Boeing on Monday ran the first General Electric GEnx engines expected to power the fifth 787 Dreamliner prototype, which is scheduled to be the first to fly with the big turbofans. Rolls-Royce Trent 1000s power the first four 787 prototypes, all of which are now involved in the flight-test program.
Chosen in a three-engine selection run-off that ultimately excluded an offer from Pratt & Whitney, the GEnx-1B won FAA certification in March 2008. Scheduled to fly on ZA005 “later this quarter,” the engines offer 15-percent improved fuel efficiency and 30 percent more time “on wing” over those they replace in GE’s product line, the CF-6, according to the company.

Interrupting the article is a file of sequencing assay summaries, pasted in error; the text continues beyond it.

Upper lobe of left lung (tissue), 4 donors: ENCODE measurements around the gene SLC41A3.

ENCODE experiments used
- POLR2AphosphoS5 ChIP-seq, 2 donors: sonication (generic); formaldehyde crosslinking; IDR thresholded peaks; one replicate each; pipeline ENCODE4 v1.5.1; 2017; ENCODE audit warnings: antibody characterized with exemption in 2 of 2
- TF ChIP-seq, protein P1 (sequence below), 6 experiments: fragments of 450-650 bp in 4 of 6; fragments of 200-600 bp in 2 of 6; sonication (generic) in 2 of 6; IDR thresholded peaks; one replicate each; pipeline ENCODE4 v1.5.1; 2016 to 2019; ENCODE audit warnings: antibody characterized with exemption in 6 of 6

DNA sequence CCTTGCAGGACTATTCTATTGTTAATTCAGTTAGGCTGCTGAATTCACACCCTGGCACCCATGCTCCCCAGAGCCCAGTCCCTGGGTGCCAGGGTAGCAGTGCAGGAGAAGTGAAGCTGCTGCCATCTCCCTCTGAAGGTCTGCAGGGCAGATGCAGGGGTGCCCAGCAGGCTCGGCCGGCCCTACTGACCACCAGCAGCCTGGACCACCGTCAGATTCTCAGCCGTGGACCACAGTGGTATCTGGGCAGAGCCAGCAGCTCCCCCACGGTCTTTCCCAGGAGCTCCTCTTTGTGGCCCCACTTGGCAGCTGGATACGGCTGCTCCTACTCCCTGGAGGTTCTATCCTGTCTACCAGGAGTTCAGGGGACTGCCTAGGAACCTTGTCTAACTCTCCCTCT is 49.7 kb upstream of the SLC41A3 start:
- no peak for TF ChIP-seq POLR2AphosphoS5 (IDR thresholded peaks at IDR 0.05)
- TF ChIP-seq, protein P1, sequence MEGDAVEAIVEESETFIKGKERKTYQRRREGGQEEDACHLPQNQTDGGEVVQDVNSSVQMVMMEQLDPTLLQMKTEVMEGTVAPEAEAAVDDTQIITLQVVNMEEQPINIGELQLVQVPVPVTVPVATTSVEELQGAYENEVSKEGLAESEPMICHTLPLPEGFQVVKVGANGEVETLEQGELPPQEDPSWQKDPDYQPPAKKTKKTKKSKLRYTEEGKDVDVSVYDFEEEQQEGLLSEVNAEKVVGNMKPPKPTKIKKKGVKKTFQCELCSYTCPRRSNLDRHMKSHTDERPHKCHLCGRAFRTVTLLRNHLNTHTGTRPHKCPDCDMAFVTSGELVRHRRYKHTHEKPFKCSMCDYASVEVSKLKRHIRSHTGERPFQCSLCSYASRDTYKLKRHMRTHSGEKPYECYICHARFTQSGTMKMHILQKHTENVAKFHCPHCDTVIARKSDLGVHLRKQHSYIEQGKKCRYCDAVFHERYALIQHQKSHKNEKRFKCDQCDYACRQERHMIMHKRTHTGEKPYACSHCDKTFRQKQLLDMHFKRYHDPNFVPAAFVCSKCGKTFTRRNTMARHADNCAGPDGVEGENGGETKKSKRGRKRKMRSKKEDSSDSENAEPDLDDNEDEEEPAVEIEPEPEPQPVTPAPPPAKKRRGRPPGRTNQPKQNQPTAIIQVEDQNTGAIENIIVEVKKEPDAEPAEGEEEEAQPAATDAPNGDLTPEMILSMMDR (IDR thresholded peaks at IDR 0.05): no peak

“This is another exciting step in our progress on the 787 test program,” said Scott Fancher, vice president and general manager of the 787 program for Boeing Commercial Airplanes. “Our partners at GE have worked diligently to ensure their engines are ready for the testing that is going to occur both before first flight of ZA005 and throughout the flight-test program.”
Boeing also plans to fly the sixth prototype, ZA006, with GEnx engines this summer.